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Dave Moss surrounded by Atlas Corps Fellows at the Social Good Summit during UN Week, 2012.

Grant Proposals as Instruments of Cultural Exchange

Applying for grants is always challenging. Asking for funding from people and organizations from different cultures adds complexity. To solve global problems like climate change, we will need to get better at cross-cultural grant making and grant seeking.

My Own Cultural Shock

Years before I founded Unfunded List, I worked as Partnerships Manager at a non-profit called Atlas Corps. Our main program was a fellowship for international NGO (Non-Governmental Organization) leaders. Many talented international NGO staff members and volunteers, as well as academics, government employees, and social sector leaders would apply for our program. It was my job to find placements for them at non-profits in the United States, where they would conduct 6, 12 or 18 month-long fellowships of service at organizations like Ashoka, CARE, Red Cross, Human Rights Campaign, and many more. Over the course of my time at Atlas Corps, we found nearly 100 placements for young leaders from all over the world, with most of them coming from Latin America, Africa, India or Pakistan.

Before working at Atlas Corps, I had some experience with fundraising but no experience with international work (I had not even traveled abroad). Fortunately, I learned quickly on the job. Atlas Corps is a J-1 Visa Sponsoring organization and we had a strong relationship with the US State Department.  Thanks to this tie, I was fortunate enough to receive intercultural training from the best of the best, Dr. Gary Weaver of American University’s School of International Service .

Ostensibly, I attended these training sessions in order to best support a cultural exchange program and work with Fellows from other countries. But one of the main things I learned from Dr. Weaver was that while I was from a small town in Maine, I was living  and working in the very different culture of Washington DC. Many of my early career struggles were a result of cultural differences, but I did not realize it at the time. I communicated in a certain manner and sometimes people from other places communicated differently, leading to misinterpretations and misunderstandings. In general, I have learned that the farther away from you the person is, the more difficult it can be to communicate.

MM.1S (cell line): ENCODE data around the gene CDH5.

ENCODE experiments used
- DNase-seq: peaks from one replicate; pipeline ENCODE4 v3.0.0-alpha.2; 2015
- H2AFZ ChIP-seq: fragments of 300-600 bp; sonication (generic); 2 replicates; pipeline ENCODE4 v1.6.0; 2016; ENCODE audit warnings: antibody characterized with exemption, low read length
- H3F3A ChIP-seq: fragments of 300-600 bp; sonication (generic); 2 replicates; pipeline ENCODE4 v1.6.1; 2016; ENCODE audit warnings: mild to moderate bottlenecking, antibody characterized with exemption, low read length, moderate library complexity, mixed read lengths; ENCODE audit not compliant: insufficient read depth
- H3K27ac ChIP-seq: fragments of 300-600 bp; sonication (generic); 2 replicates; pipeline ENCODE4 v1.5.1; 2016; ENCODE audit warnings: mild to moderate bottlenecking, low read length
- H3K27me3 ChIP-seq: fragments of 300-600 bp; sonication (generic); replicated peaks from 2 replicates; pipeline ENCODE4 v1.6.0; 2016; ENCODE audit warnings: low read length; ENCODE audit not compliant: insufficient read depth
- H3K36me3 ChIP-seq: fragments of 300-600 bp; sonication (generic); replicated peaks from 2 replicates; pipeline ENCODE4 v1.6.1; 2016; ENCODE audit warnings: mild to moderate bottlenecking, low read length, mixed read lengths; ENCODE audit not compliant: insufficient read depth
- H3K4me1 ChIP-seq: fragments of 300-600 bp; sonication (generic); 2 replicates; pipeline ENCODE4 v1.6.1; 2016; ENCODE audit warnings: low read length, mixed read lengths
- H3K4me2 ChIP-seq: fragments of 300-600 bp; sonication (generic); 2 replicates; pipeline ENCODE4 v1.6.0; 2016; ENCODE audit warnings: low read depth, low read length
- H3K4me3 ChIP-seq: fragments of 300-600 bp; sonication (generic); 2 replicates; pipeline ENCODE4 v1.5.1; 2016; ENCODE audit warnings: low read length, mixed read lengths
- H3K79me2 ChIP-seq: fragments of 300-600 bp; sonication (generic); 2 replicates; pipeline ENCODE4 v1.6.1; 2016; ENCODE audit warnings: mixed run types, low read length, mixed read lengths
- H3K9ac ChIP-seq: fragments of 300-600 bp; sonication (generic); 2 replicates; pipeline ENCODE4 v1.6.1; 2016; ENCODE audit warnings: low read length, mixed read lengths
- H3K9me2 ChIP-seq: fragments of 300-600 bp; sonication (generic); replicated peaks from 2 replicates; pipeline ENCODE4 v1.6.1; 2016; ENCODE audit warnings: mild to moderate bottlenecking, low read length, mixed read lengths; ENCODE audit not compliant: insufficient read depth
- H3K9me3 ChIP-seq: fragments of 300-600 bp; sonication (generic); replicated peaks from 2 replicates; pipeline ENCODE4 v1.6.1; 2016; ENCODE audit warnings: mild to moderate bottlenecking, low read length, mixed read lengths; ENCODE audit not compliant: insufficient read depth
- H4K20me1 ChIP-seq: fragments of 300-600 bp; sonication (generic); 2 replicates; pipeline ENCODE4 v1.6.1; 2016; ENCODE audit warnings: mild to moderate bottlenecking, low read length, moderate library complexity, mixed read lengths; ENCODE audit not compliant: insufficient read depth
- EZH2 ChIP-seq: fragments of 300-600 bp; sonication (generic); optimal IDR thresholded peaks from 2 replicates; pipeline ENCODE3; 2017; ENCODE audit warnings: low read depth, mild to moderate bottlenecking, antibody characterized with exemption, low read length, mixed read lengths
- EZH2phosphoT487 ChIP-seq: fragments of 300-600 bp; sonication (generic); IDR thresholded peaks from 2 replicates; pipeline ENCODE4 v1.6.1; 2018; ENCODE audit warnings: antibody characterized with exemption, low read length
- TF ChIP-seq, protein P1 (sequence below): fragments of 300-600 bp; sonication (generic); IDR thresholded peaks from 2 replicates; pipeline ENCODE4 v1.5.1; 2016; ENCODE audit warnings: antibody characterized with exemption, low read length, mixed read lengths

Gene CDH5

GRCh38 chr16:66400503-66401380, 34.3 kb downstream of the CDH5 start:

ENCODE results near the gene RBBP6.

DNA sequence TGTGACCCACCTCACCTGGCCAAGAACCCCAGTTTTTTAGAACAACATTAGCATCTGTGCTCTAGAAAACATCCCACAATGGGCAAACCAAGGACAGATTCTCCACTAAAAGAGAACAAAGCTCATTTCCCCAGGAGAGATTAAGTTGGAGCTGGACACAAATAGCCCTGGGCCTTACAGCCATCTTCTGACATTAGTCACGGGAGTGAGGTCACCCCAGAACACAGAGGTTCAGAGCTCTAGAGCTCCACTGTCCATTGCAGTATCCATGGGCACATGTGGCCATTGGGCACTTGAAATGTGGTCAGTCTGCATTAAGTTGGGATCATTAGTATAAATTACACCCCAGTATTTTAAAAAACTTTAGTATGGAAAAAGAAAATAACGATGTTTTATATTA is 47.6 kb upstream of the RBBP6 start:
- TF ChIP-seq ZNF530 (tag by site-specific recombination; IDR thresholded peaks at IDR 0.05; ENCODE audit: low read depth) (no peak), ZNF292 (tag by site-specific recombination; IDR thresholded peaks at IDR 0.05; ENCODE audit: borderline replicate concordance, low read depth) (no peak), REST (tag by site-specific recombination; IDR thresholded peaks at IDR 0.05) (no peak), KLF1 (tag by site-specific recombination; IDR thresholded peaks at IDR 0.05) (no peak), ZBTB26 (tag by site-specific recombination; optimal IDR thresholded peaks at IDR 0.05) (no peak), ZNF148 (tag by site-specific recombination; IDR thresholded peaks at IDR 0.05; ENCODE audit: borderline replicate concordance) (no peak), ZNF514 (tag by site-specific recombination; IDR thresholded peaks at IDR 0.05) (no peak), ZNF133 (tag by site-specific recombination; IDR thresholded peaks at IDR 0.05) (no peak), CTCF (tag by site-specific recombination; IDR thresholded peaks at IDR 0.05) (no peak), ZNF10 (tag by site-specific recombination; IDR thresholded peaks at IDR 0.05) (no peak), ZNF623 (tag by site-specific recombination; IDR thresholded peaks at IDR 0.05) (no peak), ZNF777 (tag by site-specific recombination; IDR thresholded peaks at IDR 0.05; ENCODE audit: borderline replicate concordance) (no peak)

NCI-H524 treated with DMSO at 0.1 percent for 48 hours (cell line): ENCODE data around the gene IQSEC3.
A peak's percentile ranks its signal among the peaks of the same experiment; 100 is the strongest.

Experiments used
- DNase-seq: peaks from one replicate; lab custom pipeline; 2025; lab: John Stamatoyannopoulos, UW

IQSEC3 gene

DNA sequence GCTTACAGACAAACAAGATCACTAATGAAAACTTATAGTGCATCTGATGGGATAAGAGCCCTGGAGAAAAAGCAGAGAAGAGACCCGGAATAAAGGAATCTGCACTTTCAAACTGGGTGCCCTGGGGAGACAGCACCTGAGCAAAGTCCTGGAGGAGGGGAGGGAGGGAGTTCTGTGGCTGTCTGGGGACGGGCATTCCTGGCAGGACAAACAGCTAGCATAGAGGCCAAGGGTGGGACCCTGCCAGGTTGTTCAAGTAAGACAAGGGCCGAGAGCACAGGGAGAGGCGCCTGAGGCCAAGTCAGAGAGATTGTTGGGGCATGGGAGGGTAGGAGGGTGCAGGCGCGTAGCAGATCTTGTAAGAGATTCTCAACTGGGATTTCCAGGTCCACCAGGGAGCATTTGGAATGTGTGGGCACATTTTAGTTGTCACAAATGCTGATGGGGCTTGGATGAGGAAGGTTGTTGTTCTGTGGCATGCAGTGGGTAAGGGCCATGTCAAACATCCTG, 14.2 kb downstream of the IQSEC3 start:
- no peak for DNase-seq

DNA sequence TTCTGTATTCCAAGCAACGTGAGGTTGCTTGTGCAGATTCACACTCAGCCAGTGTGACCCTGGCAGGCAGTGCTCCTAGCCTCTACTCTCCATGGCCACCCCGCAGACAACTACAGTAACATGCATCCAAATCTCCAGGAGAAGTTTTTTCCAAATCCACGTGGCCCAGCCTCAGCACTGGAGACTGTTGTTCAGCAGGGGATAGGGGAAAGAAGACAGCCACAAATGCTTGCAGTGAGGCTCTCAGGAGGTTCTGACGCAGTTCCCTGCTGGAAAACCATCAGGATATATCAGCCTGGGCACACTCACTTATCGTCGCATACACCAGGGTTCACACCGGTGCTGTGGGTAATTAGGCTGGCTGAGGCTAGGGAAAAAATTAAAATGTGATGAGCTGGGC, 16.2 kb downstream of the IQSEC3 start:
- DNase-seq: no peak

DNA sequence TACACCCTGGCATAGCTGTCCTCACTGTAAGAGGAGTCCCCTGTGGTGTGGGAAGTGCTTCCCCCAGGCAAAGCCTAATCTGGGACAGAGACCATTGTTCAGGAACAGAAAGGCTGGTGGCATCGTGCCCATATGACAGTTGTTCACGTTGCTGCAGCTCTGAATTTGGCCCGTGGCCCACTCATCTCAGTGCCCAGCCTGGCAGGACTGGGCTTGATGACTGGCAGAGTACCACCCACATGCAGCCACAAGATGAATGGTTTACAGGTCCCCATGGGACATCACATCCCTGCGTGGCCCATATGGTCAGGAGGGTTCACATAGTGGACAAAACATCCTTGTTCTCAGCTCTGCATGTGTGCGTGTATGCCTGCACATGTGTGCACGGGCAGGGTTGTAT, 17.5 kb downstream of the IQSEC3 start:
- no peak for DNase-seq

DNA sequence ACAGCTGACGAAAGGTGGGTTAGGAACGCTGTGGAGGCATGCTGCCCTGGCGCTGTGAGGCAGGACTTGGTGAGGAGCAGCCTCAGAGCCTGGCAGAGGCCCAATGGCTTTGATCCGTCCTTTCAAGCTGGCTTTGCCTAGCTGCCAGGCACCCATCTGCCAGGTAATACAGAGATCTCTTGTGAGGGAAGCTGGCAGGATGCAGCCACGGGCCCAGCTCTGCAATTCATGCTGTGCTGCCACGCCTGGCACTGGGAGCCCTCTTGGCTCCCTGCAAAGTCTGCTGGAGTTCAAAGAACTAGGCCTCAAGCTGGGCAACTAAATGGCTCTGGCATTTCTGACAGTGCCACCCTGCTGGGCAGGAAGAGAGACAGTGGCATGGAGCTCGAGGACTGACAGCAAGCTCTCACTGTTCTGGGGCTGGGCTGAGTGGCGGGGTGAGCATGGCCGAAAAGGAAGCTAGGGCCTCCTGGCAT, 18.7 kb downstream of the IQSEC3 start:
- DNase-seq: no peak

Cross-Cultural Applications

Some of philanthropy’s greatest failures come when funders are far removed (socially, economically, geographically, culturally) from the issues targeted by funding requests. American funders trying to solve complex issues in faraway countries have a woeful track record. American funders supporting institutions such as  libraries, museums, churches, and universities in their own communities have very strong track records and have made tremendous impact helping countless individuals. 

The world’s poorer nations (often referred to as the Global South) do not lack talented leaders running community support organizations (CSOs) or engaged in other efforts to improve their communities. At Atlas Corps,  founder Scott Beale often said that talent was spread evenly around the world but opportunity was not. So when these leaders pursue grant funding opportunities they must look to wealthier countries whose cultures are often very different.

Thoughtful philanthropists will know that the leaders most connected to their issues and communities will be the most effective. But generally speaking, well-funded organizations in the Global South will be led by people who have spent significant time in the Global North, often studying at academic institutions or participating in cultural exchange opportunities such as fellowships. Grassroots leaders without international experience, perhaps because they have lived in their communities their entire lives, have a hard time accessing this funding.